The South Gippsland Council has adopted planning measures that will require some landowners to acknowledge their properties are at risk of coastal inundation.
The council had put on hold all building applications on land that could be threatened by rising sea levels, after the Victorian Civil and Administrative Tribunal blocked a subdivision on the Waratah Bay foreshore.
Any owner of potentially vulnerable land that applies for a planning permit will now have to sign an agreement acknowledging the risk of coastal inundation on their properties.
Mayor Jim Fawcett says it is an interim planning measure, until the state and federal governments provide more details about predicted sea level rises.
“The Planning Department have been able to come up with what I think is a very practical way to resolve these interim issues that people are facing – giving them some certainty,” he said.
“We can now proceed and ask the State Government to really give us more definitive state guidelines and planning strategies to deal with.”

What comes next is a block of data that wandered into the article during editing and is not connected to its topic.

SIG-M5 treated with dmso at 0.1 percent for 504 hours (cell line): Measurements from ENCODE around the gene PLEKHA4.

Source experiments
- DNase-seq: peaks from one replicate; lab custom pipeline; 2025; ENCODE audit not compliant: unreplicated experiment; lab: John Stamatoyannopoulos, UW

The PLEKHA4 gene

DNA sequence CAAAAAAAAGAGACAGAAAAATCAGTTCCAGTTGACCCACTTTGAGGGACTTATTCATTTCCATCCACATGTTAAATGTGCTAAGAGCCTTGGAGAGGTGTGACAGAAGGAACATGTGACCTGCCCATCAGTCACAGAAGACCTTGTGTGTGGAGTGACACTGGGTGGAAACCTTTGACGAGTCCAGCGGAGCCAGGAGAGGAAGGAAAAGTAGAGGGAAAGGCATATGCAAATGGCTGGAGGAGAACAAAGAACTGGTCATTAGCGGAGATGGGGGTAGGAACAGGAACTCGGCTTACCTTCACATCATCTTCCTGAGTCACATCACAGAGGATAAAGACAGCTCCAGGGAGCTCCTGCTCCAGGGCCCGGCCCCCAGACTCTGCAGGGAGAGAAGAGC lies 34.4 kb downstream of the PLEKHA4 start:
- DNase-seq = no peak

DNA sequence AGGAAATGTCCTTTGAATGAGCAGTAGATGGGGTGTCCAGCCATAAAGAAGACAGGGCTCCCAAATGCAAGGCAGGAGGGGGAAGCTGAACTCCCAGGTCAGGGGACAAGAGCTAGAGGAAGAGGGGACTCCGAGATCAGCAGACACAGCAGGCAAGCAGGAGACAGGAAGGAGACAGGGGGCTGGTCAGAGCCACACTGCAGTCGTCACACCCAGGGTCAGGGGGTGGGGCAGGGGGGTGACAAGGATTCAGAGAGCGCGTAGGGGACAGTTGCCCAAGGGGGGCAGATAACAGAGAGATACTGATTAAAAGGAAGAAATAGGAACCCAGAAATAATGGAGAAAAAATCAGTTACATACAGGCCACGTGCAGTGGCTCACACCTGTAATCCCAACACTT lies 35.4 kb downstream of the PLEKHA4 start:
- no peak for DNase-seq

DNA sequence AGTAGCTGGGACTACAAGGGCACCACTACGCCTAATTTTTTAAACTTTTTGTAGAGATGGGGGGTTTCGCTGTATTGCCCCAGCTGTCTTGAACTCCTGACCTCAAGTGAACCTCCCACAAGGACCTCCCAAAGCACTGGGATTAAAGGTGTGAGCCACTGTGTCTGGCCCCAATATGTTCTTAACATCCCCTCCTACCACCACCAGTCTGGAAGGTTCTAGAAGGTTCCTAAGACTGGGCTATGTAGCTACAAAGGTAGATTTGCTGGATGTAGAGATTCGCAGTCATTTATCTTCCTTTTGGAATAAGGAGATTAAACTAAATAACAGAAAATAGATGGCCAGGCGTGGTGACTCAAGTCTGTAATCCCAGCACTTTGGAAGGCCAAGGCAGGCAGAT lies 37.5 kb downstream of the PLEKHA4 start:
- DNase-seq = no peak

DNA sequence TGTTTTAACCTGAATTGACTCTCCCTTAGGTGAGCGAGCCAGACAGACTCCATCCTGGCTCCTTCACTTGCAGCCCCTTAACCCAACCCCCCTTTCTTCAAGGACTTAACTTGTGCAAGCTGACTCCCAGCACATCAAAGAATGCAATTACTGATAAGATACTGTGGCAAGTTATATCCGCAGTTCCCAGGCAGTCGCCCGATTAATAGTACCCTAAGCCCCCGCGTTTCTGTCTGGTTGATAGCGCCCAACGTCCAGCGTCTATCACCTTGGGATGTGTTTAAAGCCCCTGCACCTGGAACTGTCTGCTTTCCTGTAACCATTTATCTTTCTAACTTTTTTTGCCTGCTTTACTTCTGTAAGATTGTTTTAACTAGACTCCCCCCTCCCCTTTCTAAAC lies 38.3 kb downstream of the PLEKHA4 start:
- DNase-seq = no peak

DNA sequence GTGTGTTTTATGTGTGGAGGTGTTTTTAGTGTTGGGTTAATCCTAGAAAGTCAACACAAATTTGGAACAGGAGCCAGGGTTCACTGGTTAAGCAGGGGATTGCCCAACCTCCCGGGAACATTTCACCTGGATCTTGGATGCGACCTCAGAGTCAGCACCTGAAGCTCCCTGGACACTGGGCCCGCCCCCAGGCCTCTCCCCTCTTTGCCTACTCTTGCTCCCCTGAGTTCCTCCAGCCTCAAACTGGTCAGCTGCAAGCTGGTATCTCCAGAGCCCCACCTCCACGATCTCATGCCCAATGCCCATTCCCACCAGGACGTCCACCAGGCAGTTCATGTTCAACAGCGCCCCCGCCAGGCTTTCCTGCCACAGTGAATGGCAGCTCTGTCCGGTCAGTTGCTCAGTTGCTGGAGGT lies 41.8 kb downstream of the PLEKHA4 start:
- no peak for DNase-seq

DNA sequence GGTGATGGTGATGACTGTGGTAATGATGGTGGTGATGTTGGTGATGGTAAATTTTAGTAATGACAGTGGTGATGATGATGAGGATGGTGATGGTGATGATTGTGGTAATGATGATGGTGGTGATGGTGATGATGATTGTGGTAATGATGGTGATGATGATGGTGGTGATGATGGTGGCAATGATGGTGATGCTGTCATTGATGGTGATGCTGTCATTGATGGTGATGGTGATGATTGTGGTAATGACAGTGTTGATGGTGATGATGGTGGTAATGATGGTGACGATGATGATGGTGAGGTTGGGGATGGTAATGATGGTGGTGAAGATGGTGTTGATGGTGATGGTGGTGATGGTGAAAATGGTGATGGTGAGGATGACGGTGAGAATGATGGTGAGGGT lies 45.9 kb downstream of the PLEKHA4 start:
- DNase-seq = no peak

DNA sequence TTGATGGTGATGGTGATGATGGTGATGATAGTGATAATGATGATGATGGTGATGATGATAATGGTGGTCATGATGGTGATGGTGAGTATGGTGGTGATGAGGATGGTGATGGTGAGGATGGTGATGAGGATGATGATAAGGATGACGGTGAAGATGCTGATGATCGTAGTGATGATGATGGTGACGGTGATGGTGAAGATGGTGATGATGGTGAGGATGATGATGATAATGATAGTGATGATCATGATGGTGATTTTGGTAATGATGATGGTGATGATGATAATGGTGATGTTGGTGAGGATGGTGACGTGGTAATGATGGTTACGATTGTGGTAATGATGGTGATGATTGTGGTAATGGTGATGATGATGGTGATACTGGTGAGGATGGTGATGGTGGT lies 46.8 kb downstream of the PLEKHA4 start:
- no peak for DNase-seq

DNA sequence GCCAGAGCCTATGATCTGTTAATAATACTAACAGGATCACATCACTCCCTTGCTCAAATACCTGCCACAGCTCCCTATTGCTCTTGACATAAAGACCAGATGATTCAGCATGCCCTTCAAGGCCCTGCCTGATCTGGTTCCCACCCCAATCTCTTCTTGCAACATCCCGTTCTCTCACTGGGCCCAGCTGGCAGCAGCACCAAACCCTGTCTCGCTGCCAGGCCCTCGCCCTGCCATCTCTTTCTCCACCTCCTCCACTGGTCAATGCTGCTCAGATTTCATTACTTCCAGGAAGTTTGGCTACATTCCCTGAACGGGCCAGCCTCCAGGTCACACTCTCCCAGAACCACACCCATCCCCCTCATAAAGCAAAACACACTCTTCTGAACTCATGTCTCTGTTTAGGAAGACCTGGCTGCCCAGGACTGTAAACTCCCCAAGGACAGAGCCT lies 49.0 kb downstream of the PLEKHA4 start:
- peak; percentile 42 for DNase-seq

Meanwhile, the East Gippsland Council will ask the Federal Government to provide more guidance on sea level rise issues.
A federal parliamentary committee has made 47 recommendations on planning, infrastructure and liability issues relating to rising sea levels.
The council’s CEO, Steve Kozlowski, says 11 coastal towns in the shire could be threatened by sea level rises, including Raymond Island and Metung.
Mr Kozlowski says the East Gippsland Council will join other coastal councils in asking the Government to adopt the parliamentary committee’s recommendations.
“The council’s not only speaking … as an individual but also as part of that collective body that does have the ear of Government, so the council’s very hopeful that the Government will make a response,” he said.